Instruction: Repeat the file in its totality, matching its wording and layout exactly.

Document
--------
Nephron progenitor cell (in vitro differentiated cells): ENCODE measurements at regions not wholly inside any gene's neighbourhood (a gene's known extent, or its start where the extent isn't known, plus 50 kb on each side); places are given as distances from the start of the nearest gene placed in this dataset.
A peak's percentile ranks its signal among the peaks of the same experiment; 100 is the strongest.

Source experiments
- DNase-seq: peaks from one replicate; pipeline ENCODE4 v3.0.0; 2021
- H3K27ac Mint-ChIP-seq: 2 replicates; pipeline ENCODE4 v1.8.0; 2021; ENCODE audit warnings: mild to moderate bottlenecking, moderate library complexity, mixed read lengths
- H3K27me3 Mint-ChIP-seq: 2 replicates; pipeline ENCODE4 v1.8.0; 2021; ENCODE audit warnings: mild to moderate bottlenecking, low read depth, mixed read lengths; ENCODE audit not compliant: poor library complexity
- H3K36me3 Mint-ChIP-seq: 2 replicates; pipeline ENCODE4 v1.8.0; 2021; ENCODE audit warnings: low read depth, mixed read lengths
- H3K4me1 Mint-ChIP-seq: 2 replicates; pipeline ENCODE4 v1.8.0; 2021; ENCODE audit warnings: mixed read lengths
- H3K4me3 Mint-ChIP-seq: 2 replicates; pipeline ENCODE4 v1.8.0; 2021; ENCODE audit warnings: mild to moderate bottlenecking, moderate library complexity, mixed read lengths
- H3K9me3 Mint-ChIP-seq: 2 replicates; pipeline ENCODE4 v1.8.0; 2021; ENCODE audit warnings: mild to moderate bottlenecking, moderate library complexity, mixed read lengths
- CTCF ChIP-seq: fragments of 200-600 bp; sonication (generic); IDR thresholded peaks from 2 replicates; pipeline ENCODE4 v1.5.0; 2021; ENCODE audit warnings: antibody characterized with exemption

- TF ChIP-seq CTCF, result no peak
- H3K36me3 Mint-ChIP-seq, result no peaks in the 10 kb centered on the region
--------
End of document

Nephron progenitor cell (in vitro differentiated cells): ENCODE measurements at regions not wholly inside any gene's neighbourhood (a gene's known extent, or its start where the extent isn't known, plus 50 kb on each side); places are given as distances from the start of the nearest gene placed in this dataset.
A peak's percentile ranks its signal among the peaks of the same experiment; 100 is the strongest.

Source experiments
- DNase-seq: peaks from one replicate; pipeline ENCODE4 v3.0.0; 2021
- H3K27ac Mint-ChIP-seq: 2 replicates; pipeline ENCODE4 v1.8.0; 2021; ENCODE audit warnings: mild to moderate bottlenecking, moderate library complexity, mixed read lengths
- H3K27me3 Mint-ChIP-seq: 2 replicates; pipeline ENCODE4 v1.8.0; 2021; ENCODE audit warnings: mild to moderate bottlenecking, low read depth, mixed read lengths; ENCODE audit not compliant: poor library complexity
- H3K36me3 Mint-ChIP-seq: 2 replicates; pipeline ENCODE4 v1.8.0; 2021; ENCODE audit warnings: low read depth, mixed read lengths
- H3K4me1 Mint-ChIP-seq: 2 replicates; pipeline ENCODE4 v1.8.0; 2021; ENCODE audit warnings: mixed read lengths
- H3K4me3 Mint-ChIP-seq: 2 replicates; pipeline ENCODE4 v1.8.0; 2021; ENCODE audit warnings: mild to moderate bottlenecking, moderate library complexity, mixed read lengths
- H3K9me3 Mint-ChIP-seq: 2 replicates; pipeline ENCODE4 v1.8.0; 2021; ENCODE audit warnings: mild to moderate bottlenecking, moderate library complexity, mixed read lengths
- CTCF ChIP-seq: fragments of 200-600 bp; sonication (generic); IDR thresholded peaks from 2 replicates; pipeline ENCODE4 v1.5.0; 2021; ENCODE audit warnings: antibody characterized with exemption

- TF ChIP-seq CTCF, result no peak
- H3K36me3 Mint-ChIP-seq, result no peaks in the 10 kb centered on the region